On December 6, 2017, amidst the recent barrage of publicized sexual harassment and sexual assault allegations made against various news organizations, politicians, and Hollywood elite, New York State Attorney General Eric T. Schneiderman released “Know Your Rights” guidance on sexual harassment in the workplace. The purpose of the guidance is to inform New Yorkers about the laws that protect them from sexual harassment at work and to provide victims of sexual harassment with information on the appropriate agencies to consult should they seek to file a complaint or take legal action, along with helplines for further support. The guidance highlights the following:
Sexual Harassment Defined – Sexual harassment occurs when unwelcome conduct of a sexual nature is used as the basis for making employment decisions, like hiring or firing, or is so frequent or severe that it creates an intimidating, hostile, or offensive work environment.
- The conduct can be verbal, visual and/or physical, such as unsolicited sexual advances, sexually offensive remarks or jokes, comments about a person’s gender or sexual orientation or preferences, unwanted touching, and sexually suggestive gestures.
- Sexual harassment can be committed by a supervisor, co-worker, or third-party vendor/customer/client who comes into the workplace.
- Protections apply to both men and women, and same sex harassment is prohibited, regardless of sexual orientation.
Avenues of Relief – Laws prohibiting sexual harassment include Title VII of the Civil Rights Act (“Title VII”), the New York State Human Rights Law (“NYSHRL”), and the New York City Human Rights Law (“NYCHRL”). The scope and procedure for filing complaints differ under each law.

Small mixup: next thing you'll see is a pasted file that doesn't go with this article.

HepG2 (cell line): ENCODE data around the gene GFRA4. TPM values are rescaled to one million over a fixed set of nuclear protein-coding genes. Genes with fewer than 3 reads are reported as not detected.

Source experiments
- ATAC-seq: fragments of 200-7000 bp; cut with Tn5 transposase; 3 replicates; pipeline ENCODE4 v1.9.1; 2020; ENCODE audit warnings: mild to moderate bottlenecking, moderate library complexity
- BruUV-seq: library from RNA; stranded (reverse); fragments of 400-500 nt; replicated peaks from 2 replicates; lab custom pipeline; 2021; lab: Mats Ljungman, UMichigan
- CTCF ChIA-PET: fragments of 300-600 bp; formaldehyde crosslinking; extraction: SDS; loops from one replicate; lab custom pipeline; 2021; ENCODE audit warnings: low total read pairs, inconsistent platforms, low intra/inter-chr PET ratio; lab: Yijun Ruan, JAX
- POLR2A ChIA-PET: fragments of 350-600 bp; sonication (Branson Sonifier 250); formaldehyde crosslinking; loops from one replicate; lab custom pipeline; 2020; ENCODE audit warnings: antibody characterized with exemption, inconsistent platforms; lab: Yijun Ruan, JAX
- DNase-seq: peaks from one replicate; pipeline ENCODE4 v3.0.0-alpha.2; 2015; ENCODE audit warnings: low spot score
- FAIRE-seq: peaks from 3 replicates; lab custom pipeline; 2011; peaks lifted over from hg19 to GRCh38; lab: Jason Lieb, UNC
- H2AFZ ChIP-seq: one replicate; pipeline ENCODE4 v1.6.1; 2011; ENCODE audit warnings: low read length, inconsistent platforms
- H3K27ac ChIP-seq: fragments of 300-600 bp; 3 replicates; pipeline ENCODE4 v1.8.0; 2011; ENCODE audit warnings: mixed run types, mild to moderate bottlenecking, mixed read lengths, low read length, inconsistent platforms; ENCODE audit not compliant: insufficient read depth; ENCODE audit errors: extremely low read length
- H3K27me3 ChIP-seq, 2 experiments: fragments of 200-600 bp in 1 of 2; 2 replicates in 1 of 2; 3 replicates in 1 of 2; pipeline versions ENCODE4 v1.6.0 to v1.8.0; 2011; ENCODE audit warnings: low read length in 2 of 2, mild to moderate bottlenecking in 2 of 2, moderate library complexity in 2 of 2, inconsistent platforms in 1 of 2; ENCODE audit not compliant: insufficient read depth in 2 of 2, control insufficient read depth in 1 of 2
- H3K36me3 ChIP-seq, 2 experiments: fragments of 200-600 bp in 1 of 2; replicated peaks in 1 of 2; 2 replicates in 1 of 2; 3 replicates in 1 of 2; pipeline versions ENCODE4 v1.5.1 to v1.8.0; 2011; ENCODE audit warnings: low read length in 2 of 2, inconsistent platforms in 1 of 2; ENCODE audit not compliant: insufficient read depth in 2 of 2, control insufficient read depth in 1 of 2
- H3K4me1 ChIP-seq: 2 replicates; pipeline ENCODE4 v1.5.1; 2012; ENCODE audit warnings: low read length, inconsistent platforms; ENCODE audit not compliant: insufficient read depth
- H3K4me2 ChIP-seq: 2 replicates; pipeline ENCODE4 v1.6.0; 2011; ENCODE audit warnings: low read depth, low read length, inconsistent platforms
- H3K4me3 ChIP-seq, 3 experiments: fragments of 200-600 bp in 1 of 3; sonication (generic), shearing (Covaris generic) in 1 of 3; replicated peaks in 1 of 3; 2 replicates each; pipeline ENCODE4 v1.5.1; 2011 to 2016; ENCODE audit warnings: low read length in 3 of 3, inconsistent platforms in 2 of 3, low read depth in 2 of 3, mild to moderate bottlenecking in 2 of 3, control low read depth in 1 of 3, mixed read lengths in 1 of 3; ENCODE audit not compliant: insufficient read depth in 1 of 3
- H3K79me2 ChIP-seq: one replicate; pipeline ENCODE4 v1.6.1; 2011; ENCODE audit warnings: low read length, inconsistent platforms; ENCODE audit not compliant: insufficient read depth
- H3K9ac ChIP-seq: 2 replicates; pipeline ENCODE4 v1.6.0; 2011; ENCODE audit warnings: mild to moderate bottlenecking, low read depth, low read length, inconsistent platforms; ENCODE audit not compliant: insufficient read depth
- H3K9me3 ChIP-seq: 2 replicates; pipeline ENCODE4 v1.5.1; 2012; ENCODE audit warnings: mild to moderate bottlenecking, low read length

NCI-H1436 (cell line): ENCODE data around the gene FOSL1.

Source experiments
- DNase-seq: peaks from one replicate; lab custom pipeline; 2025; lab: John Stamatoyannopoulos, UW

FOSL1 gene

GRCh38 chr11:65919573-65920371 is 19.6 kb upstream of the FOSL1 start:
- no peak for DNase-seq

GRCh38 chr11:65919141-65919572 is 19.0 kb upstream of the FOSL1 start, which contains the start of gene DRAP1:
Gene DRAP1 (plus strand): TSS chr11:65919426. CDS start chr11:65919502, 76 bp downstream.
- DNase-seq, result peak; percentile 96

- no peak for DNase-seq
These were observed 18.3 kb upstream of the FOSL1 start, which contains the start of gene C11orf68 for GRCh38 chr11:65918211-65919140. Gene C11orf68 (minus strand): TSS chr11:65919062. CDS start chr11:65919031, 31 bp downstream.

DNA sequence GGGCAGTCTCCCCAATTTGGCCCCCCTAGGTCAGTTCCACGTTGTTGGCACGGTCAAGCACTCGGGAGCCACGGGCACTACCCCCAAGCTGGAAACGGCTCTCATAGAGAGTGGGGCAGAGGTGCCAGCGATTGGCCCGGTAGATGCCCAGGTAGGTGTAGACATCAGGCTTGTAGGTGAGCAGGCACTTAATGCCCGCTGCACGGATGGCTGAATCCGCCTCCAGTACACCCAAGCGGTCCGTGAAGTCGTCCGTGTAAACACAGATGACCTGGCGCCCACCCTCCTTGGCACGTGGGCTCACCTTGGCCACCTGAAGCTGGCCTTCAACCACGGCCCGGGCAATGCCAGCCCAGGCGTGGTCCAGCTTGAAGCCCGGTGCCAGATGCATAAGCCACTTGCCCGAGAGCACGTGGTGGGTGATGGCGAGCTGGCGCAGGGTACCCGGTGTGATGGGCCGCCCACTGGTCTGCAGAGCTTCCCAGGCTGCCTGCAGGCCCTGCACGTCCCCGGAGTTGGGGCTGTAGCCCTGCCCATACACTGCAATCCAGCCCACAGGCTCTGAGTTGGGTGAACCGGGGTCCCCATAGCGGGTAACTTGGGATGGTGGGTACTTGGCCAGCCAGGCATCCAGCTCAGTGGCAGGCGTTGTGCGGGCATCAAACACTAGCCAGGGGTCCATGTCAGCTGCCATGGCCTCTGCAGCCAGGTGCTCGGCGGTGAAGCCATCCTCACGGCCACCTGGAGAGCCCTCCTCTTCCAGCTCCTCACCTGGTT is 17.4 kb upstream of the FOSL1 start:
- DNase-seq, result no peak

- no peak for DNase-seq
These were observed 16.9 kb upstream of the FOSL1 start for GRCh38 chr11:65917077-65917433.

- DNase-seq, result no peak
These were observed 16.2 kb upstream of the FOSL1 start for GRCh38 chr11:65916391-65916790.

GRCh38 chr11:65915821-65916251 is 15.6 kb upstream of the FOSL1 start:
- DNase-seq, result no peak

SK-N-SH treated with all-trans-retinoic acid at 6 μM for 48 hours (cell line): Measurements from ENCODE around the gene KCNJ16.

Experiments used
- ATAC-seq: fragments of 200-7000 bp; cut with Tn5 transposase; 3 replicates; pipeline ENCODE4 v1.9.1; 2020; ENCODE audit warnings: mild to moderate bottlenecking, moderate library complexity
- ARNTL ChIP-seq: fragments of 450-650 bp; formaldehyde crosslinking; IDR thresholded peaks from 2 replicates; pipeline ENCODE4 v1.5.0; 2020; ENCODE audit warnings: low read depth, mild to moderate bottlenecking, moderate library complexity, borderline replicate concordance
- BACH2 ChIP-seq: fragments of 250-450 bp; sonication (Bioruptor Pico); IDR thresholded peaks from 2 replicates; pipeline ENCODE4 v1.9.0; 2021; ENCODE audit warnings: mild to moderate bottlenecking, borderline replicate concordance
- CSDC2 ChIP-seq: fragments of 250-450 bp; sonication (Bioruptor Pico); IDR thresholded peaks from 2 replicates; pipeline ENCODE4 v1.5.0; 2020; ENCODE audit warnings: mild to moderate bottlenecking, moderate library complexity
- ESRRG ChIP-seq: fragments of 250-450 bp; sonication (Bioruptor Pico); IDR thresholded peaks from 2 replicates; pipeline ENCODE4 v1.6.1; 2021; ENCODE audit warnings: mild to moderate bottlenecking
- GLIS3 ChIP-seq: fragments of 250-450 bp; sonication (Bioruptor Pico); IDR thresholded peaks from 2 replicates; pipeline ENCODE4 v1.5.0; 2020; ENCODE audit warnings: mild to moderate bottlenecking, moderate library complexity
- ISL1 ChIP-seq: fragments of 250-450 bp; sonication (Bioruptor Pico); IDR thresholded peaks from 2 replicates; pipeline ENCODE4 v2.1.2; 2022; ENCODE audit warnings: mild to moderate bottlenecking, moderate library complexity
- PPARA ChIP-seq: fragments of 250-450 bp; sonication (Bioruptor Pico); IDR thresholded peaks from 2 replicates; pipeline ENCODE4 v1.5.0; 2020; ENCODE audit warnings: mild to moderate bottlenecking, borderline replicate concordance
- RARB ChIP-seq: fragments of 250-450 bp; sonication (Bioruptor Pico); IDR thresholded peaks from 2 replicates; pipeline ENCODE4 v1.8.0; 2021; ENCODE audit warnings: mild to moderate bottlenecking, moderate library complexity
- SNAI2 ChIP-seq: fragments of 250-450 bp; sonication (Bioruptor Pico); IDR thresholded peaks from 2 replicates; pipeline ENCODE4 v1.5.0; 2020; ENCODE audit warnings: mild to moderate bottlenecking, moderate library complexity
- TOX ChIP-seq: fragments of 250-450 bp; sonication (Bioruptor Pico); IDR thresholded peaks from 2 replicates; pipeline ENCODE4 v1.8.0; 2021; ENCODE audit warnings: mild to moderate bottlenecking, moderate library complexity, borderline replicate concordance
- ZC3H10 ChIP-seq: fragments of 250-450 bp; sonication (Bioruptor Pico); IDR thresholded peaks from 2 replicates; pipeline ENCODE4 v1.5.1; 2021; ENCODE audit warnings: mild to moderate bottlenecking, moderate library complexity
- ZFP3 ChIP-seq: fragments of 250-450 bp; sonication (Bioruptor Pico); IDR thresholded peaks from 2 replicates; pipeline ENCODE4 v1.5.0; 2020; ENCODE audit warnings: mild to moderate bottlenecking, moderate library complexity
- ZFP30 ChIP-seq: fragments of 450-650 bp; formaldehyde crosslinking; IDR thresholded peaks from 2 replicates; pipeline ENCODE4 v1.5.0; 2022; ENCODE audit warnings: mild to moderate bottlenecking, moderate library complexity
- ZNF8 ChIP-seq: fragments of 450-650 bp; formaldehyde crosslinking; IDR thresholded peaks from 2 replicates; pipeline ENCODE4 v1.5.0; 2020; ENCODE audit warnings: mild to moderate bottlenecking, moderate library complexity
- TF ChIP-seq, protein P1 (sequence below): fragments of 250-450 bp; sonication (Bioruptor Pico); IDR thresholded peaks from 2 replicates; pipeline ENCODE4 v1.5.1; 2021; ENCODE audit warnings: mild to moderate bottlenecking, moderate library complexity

- Those who feel they have been the victim of, or who have observed sexual harassment should first report it to his/her employer pursuant to the employer’s internal policies. Individuals may also consult an attorney to determine whether to file a complaint with a government agency or a lawsuit in state or federal court.
- Agencies who handle sexual harassment complaints include the New York State Office of the Attorney General Civil Rights Bureau (“OAG”), the New York State Division of Human Rights (“NYSDHR”), and the Equal Employment Opportunity Commission (“EEOC”).
- The OAG represents the People of New York (not the individual complaining party) when it discovers evidence of a pattern, practice, or policy of sexual harassment.
- The NYSHRL allows individuals to file a complaint against employers of any size with the NYSDHR or proceed directly to court.
- Sexual harassment complaints under Title VII may only be brought against employers with more than 15 employees and must be filed first with the EEOC before commencing a lawsuit.
No Retaliation – The law also prohibits retaliation against anyone who has filed a complaint about sexual harassment in the workplace.
Criminal Liability – Sexual harassment may constitute a crime, under theories of stalking and/or assault.
Sexual harassment in the workplace is a serious problem that affects many employees and organizations. As stated by A.G. Schneiderman, “We all have a stake in preventing [sexual harassment] and stopping it when it happens.” Addressing sexual harassment in the workplace provides a benefit to employees and employers alike. Employees have a right to feel secure in the workplace, and employers can have liability in situations where harassing behaviors is permitted whether by supervisors, subordinates, peers, customers, vendors, and contractors. Employers can reduce the risks of claims of sexual harassment in the workplace by arming its employees with tools to deal with inappropriate workplace behavior and sexual harassment allegations. This includes a well-crafted sexual harassment prevention and complaint policy and routine training for managers and supervisors.
For more information about how anti-harassment laws affect your company or how your company can effectively prevent and address complaints of sexual harassment, please contact John C. Petrella, Esq., Chair of the firm’s Employment Litigation Practice Group, at firstname.lastname@example.org, or Dina M. Mastellone, Esq., Chair of the firm’s Human Resources Practice Group, at email@example.com, or 973-533-0777.
Tags: sexual harassment • labor law • Genova Burns • Genova Burns LLC • Justine Abrams • John Petrella • Dina Mastellone • workplace harassment